They’re surely facing the worst state budget cycle any of them have experienced. Yet in hours upon hours of testimony before lawmakers — flanked by the school children and people with disabilities who will be hit hardest by the proposed cuts to close the state's $15 billion to $27 billion shortfall — the commissioners of Texas’ social services and education agencies have appeared largely unruffled.
It’s not because they are unconcerned. There are hints of conflicted emotions, and the occasional unscripted outburst — like when Health and Human Services Commissioner Tom Suehs insisted last week that reporters were understating the impact of the proposed cuts, just days after the governor who appointed him accused the "mainstream media" of creating a climate of unjustified fear.
The critics of the commissioners say it’s because they’re largely “good soldiers,” appointed by a Republican governor determined to meet the budget shortfall without new revenue and without depleting the state's Rainy Day Fund. If they’re don’t toe the line, these critics suggest, agency chiefs risk losing their jobs.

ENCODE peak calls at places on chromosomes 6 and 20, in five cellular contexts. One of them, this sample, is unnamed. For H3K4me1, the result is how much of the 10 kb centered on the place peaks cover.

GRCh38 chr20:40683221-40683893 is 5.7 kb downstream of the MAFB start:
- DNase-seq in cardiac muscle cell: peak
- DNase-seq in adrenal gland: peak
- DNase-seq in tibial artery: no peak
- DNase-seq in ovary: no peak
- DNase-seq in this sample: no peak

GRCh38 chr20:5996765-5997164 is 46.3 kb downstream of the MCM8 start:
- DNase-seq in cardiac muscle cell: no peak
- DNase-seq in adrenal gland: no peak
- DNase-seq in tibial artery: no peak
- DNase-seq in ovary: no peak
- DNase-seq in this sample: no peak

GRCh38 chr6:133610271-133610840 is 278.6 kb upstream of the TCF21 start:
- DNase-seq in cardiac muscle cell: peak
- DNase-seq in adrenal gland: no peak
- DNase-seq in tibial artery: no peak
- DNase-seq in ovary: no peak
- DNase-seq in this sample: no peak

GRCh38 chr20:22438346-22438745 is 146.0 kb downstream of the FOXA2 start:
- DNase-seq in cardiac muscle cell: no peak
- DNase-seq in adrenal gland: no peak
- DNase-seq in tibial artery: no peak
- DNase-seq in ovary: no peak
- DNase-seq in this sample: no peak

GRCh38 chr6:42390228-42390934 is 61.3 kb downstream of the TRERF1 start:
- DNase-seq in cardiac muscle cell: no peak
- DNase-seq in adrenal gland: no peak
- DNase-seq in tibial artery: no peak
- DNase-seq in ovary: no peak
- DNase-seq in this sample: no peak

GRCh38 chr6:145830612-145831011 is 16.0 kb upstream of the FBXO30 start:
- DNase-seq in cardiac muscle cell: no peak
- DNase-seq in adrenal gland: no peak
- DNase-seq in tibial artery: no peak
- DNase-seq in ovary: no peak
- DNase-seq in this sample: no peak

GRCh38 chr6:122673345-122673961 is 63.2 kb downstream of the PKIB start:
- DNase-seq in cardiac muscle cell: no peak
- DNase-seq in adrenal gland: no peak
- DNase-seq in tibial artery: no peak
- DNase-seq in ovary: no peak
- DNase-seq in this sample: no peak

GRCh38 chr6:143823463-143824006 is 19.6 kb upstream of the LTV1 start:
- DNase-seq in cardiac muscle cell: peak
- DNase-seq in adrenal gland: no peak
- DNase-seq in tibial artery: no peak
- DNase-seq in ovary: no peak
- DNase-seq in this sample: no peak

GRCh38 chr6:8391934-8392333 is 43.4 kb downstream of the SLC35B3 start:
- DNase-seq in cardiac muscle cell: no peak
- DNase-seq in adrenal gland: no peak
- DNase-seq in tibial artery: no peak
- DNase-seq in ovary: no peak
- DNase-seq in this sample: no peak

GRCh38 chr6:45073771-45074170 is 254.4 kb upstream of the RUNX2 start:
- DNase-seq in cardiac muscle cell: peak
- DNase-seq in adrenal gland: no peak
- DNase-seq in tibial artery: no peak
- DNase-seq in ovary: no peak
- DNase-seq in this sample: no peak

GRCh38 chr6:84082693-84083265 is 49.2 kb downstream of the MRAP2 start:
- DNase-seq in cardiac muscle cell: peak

Former commissioners and veterans of the committee testimony circuit acknowledge there’s a degree of truth to this: It doesn’t serve to be overly descriptive and dejected. They say they never received orders to play down a crisis in their statements to the Legislature. But this time, the agency commissioners are not just being loyal to Gov. Rick Perry; they’re answering to voters who sent an overwhelming small-government, balanced-budget message in November.
“The agency heads are no doubt in a very difficult position,” said former Texas Education Commissioner Mike Moses, who testified frequently before state committees in the late 1990s before moving on to run the Dallas Independent School District. He’s now an education consultant. “They want to be faithful and loyal to the executive branch — whoever’s responsible for their appointment. At the same time, I’m sure they have a lot of empathy, and realize there are real needs that won’t be met.”